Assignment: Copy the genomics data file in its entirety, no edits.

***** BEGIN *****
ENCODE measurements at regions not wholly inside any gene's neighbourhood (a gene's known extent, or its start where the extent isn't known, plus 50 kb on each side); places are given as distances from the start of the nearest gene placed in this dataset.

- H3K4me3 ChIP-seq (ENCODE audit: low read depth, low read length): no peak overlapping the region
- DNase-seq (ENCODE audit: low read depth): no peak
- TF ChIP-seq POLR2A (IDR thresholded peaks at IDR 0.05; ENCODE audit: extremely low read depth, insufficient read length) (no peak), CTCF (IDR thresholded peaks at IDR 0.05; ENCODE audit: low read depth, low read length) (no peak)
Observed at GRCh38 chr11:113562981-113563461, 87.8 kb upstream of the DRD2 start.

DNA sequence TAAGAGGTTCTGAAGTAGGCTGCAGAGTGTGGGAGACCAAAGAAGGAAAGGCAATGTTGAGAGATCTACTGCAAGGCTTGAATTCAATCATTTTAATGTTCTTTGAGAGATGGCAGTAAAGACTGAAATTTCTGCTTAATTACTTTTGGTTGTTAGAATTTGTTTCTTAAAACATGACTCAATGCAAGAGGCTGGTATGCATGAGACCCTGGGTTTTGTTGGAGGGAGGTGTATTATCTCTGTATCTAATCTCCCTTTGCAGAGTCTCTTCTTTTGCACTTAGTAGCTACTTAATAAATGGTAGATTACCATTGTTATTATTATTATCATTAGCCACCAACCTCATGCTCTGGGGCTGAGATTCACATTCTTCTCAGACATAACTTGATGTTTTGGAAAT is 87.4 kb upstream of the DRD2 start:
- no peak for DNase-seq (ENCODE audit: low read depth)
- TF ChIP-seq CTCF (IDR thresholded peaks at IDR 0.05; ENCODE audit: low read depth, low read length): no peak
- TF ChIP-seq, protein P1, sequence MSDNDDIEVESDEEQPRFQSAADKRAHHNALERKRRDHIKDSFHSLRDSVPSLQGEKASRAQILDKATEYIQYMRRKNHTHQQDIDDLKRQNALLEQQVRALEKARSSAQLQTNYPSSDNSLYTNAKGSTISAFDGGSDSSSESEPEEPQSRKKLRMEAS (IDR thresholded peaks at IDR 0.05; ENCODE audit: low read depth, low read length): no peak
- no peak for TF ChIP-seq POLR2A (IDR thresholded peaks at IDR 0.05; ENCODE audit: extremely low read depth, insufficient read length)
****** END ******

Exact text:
ENCODE measurements at regions not wholly inside any gene's neighbourhood (a gene's known extent, or its start where the extent isn't known, plus 50 kb on each side); places are given as distances from the start of the nearest gene placed in this dataset.

- H3K4me3 ChIP-seq (ENCODE audit: low read depth, low read length): no peak overlapping the region
- DNase-seq (ENCODE audit: low read depth): no peak
- TF ChIP-seq POLR2A (IDR thresholded peaks at IDR 0.05; ENCODE audit: extremely low read depth, insufficient read length) (no peak), CTCF (IDR thresholded peaks at IDR 0.05; ENCODE audit: low read depth, low read length) (no peak)
Observed at GRCh38 chr11:113562981-113563461, 87.8 kb upstream of the DRD2 start.

DNA sequence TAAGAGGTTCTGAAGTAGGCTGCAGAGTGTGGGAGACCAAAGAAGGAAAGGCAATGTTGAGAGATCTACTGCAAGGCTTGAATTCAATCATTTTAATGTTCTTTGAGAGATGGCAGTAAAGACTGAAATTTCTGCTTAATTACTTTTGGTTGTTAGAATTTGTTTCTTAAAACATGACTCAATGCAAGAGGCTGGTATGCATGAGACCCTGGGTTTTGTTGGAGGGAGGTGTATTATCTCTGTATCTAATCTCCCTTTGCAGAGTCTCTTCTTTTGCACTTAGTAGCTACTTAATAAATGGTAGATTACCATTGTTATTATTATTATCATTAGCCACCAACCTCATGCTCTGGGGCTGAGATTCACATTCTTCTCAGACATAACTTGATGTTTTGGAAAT is 87.4 kb upstream of the DRD2 start:
- no peak for DNase-seq (ENCODE audit: low read depth)
- TF ChIP-seq CTCF (IDR thresholded peaks at IDR 0.05; ENCODE audit: low read depth, low read length): no peak
- TF ChIP-seq, protein P1, sequence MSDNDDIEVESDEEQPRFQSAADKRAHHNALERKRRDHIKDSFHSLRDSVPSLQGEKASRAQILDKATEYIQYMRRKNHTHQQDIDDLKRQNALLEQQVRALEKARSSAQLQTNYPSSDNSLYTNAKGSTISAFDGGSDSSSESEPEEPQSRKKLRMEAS (IDR thresholded peaks at IDR 0.05; ENCODE audit: low read depth, low read length): no peak
- no peak for TF ChIP-seq POLR2A (IDR thresholded peaks at IDR 0.05; ENCODE audit: extremely low read depth, insufficient read length)